Self-scan concepts go one step further. Customers scan the products with their own smartphone. Netto Marken-Discount, for example, is currently testing the concept in Munich. "We could roll out the self-scan process now and immediately across Germany", say the IT experts from Netto Marken-Discount proudly. "This is the future," it continues.
With this process, customers scan the price tags or QR codes on the products using the app. The system records the purchase and customers can leave the store after paying via the app, at the cash register or at the self-service terminal (just-walk-out).
Another concept consists of a treadmill and sensors. Customers have to place the goods on a treadmill as usual and let them drive through a kind of checkout tunnel. The products are scanned, recorded and the customer pays at the end using the terminal or the app.
Wanzl developed such a concept together with the screw giant Würth. The stores are even open to customers 24 hours a day.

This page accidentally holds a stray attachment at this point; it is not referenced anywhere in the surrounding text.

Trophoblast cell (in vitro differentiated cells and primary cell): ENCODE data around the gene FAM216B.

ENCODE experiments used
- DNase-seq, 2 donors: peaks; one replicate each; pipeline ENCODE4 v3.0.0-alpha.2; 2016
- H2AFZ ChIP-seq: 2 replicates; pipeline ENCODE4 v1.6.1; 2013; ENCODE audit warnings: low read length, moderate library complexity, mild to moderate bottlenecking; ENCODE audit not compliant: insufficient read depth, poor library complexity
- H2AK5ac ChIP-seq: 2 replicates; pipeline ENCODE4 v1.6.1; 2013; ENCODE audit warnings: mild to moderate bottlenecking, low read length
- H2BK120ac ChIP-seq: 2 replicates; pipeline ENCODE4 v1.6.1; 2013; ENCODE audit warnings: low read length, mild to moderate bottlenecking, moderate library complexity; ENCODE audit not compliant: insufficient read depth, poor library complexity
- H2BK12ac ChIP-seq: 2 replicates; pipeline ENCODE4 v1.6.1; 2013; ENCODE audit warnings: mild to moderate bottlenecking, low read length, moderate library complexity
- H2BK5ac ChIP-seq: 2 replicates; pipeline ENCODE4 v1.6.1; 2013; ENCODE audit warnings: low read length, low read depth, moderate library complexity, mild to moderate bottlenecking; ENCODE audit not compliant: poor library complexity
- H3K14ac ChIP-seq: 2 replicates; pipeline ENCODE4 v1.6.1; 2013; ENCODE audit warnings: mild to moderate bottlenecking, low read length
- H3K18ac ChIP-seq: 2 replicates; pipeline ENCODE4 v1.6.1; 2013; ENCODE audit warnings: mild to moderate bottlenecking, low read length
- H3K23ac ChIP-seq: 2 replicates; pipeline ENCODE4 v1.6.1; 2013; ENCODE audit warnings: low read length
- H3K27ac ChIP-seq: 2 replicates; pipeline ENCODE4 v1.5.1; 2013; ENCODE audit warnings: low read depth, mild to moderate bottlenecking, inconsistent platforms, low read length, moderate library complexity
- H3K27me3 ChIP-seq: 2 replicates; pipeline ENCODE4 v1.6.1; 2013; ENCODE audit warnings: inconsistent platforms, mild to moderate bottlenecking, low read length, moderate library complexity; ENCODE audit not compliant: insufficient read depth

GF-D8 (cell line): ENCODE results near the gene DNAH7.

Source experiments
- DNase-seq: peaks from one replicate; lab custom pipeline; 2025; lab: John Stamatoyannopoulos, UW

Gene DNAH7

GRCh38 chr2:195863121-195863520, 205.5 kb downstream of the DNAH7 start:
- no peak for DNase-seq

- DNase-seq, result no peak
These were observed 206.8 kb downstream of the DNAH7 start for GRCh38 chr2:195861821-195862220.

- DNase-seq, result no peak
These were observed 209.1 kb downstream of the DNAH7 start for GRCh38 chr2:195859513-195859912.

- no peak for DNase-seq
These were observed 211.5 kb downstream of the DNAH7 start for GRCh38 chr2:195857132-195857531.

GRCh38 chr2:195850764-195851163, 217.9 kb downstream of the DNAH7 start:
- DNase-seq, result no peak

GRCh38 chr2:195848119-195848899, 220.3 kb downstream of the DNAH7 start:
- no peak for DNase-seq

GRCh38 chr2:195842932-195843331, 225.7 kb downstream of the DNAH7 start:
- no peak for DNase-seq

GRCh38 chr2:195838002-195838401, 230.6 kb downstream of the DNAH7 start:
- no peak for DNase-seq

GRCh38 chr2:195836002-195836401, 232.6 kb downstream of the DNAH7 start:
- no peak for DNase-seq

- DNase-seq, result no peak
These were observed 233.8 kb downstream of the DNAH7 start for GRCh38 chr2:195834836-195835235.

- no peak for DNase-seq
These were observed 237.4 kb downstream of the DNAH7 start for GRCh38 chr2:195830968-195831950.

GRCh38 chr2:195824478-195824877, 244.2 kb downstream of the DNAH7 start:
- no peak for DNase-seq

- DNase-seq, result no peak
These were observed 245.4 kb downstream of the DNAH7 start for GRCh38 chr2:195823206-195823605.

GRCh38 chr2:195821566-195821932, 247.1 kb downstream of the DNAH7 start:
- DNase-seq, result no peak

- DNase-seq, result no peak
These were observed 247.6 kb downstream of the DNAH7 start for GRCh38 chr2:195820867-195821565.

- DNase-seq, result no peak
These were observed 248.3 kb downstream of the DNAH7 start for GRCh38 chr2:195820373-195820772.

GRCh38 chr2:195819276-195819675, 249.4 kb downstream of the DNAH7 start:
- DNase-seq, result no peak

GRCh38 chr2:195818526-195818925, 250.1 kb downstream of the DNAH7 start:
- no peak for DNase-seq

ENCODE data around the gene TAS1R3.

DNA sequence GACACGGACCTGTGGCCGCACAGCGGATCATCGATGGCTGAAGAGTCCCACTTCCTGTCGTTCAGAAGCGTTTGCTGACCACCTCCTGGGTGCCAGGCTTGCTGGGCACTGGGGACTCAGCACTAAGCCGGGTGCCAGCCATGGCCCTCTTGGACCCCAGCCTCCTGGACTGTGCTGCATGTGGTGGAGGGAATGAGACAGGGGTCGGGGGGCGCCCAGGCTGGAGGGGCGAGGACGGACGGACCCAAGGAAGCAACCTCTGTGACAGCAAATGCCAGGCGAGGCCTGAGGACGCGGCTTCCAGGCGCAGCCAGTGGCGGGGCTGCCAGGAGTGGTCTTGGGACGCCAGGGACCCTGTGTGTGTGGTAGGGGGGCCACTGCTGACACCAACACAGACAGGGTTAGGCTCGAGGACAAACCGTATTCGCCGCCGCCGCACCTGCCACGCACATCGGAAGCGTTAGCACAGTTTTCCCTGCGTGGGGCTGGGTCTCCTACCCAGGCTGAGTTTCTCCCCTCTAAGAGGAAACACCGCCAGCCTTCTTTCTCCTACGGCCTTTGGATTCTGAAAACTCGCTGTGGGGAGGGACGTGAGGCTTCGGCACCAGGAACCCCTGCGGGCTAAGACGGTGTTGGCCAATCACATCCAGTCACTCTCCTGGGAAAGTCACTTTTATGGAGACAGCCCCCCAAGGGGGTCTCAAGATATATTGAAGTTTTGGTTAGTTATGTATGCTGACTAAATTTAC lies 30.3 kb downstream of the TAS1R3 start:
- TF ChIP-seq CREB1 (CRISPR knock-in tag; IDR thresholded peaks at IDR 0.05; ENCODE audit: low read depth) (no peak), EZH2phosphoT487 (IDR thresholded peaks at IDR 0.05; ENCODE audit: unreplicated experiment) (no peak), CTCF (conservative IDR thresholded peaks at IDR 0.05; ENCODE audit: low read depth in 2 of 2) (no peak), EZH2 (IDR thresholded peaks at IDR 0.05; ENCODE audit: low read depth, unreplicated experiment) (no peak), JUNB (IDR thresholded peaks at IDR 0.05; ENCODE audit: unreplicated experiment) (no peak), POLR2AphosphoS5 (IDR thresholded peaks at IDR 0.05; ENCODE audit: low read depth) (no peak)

Shopping for groceries at night: music against loneliness
Should smart city stores prevail, they will for the most part get by with few staff and have significantly longer opening times. At night, customers buy groceries via app, sensors and digital check-out. Only a security staff in front of the branch ensures that theft is prevented.
In the USA, initial tests on "Amazon Go" have already shown that shortly before midnight customers are sometimes completely alone in the stores. The studies showed that consumers felt more comfortable with music recordings and radio-like presentations.
"Imagine you are the only customer in a store. That can lead to stress and anxiety at night," explain the Wanzl developers. That is why music plays a crucial role in urban stores, especially at night. "If customers feel safe in a store, they find shopping much more pleasant and then they come back again," says Wanzl.
See here for more: https://www.wanzl.com/de_DE/wcw/Hard-Discount